Tuesday, August 15, 2017

Heavy rain triggers deadly flooding in northeastern India, Nepal and Bangladesh

By Eric Leister, AccuWeather meteorologist
By Kristina Pydynowski, AccuWeather senior meteorologist
August 15,2017, 11:24:14AM,EDT
 Severe flooding has killed at least 245 people since last week across northeastern India, Nepal and Bangladesh, according to the Associated Press. More rain will be on the way into late week.
Frequent downpours will continue to target communities from northeastern Uttar Pradesh to Assam, Nagaland and Manipur into midweek. Neighboring parts of Nepal, Bhutan, Myanmar and Bangladesh will also be inundated.
At least 110 people have been killed in Nepal as a result of flooding, according to police spokesman Pushkar Karki.
The flooding prompted the closure of an airport in the city of Biratnagar as more than 500 mm (2 feet) of water covered the runway.
Nepal AP 8/13
Nepalese men carry children on their shoulders as they wade through flood waters in village Ramgadhwa in Birgunj, Nepal, Sunday, Aug. 13, 2017. (AP Photo/Manish Paudel)

Tourists were stranded near Chitwan National Park in southern Nepal, forcing elephants to be used for water rescues.
The hardest-hit areas of Nepal and northeastern India could have 250 mm (10 inches) or more within a 24-hour period.
The flooding has also decimated crops across Nepal, prompting fears of food shortages to follow the deadly flooding.
An official in Nepal said torrential rain, landslides and flooding over the past three days has inundated 60,000 homes and damaged roads and bridges across the Himalayan country.
Flooding has also been devastating across northeastern India, including Assam, where at least 18 people lost their lives in the flooding since late last week.
India AP 8/14
Villagers wade through a flooded area in Murkata village east of Gauhati, India, Monday, Aug. 14, 2017. (AP Photo/Anupam Nath)

The floodwaters have damaged bridges, downed power lines and washed away thousands of homes. Officials said at least 2.5 million people have been affected, including some 200,000 now staying in more than 250 relief camps, according to the Associated Press.
Residents should prepare for additional evacuations due to rapidly rising water and rivers overflowing their banks. Raging waterways or mudslides may also damage roads and bridges.
The government has warned of unprecedented river flooding along portions of the River Brahmaputra and its tributaries through Aug. 20.
Around 90 percent of the Kaziranga National Park in Assam has been flooded. This park is home to the world’s largest one-horned rhinoceros population.
India weather center
5 dangers to be aware of after a flood strikes
Detailed forecast for New Delhi

Farther west, a massive landslide claimed the lives of 46 people in Himachal Pradesh on Sunday.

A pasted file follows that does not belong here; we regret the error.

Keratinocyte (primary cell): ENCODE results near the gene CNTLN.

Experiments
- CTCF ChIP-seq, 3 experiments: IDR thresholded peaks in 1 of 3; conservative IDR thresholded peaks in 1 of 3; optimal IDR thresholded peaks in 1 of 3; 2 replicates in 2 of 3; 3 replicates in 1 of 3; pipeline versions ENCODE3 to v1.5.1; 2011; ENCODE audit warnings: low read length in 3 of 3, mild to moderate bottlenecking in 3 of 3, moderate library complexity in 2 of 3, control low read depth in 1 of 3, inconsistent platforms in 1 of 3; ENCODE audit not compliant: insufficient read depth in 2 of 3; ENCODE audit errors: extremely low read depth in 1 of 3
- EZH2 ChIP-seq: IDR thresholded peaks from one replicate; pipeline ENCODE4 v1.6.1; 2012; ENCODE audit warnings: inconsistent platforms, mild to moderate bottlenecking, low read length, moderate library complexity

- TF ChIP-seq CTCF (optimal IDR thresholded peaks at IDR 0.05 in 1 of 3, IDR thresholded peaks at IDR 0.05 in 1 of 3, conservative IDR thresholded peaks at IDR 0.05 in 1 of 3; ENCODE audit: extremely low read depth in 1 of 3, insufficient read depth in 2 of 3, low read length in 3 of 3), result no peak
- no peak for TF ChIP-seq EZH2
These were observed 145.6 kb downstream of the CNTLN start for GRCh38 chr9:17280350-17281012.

Elsewhere across India, any flash flooding will be on a more localized level this week, as showers and thunderstorms will be more scattered in nature.
In the National Capital Region and most of Rajasthan, dry air is expected to suppress shower and thunderstorm development this week. Temperatures will then be allowed to soar to around 35 C (95 F) through midweek in New Delhi, with the potential to reach 38 C (100 F) by Thursday and Friday.
In Bangladesh, at least 27 people died over the weekend, while 600,000 have been impacted by the heavy downpours and swollen rivers.
The potential exists for some communities to receive 75-125 mm (3-5 inches) of torrential rainfall again on Wednesday. Each round of downpours will further increase the risk for flooding and mudslides, especially where the ground is already saturated.
IndiaForecast Aug15

A little bit of relief is possible for late in the week.
"As the storm shifts westward late on Thursday and Friday, rain across the hardest-hit areas will become more scattered in nature," said AccuWeather Meteorologist Adam Douty.
While the frequency may lessen later this week, downpours will continue to target the region and may trigger new flooding or worsen existing problems.
The low moving westward will bring waves of drenching downpours for parts of central India on Friday and eventually Gujarat. These regions will need to be on the lookout for flash flooding from these rains.
"Looking beyond this week, there are signs that point to more normal monsoon rain across northwestern and central India in late August and early September," said AccuWeather Senior Meteorologist Jason Nicholls.
This could bring some relief from the persistent rain across northeastern India and neighboring countries.

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